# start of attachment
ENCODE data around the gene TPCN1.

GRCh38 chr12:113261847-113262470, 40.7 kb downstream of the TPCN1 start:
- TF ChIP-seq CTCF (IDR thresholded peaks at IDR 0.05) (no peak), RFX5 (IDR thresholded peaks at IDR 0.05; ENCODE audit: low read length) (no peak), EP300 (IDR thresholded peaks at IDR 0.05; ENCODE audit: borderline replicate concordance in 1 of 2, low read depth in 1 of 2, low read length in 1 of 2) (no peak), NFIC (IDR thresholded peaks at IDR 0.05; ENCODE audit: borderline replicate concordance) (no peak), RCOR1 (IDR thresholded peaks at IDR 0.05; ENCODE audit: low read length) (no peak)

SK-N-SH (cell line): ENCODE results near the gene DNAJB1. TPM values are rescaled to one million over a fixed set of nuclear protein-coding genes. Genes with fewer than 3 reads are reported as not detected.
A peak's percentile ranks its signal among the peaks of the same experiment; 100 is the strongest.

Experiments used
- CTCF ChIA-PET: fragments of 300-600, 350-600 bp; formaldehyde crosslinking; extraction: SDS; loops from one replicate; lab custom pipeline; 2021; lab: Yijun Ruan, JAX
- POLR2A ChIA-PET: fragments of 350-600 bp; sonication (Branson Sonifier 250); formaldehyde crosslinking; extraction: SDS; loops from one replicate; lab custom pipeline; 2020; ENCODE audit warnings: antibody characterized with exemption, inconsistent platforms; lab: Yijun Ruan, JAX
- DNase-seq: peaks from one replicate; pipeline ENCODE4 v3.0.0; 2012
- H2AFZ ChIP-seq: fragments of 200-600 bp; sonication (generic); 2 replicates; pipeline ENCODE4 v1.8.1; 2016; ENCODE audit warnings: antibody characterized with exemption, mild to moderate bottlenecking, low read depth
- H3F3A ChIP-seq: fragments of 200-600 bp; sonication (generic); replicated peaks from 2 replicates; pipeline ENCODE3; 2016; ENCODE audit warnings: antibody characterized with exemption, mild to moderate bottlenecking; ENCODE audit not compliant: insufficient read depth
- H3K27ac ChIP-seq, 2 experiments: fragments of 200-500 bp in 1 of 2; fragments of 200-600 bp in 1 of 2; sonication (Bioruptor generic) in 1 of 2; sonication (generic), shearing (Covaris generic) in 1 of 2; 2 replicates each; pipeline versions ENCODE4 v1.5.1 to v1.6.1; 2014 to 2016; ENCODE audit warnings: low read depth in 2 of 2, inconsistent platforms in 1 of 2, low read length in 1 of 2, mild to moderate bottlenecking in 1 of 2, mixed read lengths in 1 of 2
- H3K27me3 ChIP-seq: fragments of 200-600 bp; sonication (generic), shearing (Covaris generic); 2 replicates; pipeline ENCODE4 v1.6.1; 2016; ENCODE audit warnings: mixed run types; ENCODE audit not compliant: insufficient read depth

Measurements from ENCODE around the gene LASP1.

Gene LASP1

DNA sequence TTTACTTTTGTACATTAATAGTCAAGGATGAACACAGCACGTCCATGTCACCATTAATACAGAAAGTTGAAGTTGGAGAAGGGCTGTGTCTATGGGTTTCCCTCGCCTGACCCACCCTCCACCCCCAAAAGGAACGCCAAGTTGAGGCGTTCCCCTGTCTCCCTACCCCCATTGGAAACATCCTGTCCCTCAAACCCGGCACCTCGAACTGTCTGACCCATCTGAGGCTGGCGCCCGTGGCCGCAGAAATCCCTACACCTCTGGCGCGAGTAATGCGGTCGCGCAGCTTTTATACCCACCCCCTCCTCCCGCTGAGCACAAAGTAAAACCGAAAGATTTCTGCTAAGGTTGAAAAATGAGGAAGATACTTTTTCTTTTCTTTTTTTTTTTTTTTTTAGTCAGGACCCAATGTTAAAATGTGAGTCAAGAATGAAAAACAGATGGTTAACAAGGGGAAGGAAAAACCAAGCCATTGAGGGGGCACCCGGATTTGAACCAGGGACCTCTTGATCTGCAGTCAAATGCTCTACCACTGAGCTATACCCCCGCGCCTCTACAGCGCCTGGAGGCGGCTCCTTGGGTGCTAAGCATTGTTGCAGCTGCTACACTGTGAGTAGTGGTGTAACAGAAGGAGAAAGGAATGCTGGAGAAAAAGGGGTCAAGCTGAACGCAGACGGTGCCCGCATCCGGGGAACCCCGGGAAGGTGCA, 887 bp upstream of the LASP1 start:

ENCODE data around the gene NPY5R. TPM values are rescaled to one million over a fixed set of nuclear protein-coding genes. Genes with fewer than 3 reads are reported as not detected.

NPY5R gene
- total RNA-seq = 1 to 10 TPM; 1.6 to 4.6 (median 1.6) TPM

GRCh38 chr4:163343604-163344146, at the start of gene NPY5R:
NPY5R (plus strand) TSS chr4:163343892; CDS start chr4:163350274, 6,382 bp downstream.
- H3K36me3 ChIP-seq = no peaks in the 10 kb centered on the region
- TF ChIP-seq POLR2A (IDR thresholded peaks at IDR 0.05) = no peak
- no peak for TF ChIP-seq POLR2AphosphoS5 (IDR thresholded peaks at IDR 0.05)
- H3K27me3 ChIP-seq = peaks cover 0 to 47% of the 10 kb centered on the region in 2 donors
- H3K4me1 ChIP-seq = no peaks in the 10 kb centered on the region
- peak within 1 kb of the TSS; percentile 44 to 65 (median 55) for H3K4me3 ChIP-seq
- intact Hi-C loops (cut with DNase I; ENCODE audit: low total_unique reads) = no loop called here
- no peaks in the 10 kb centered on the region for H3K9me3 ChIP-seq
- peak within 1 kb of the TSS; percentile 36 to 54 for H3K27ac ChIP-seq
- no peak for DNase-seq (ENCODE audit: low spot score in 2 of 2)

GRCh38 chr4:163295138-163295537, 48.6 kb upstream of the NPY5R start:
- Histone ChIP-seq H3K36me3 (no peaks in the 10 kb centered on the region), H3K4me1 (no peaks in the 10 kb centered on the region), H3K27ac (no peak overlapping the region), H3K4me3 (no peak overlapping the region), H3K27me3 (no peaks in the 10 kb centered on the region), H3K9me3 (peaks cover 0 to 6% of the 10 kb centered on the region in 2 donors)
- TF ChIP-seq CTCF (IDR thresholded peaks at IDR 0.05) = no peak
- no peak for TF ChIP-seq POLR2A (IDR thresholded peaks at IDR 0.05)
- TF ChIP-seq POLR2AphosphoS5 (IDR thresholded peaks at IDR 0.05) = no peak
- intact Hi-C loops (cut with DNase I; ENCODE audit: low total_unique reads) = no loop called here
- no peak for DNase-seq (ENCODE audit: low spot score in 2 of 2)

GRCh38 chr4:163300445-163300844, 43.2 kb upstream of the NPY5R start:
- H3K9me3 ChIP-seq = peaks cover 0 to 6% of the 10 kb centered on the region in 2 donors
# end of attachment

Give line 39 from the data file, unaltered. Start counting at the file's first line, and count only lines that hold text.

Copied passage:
GRCh38 chr4:163300445-163300844, 43.2 kb upstream of the NPY5R start: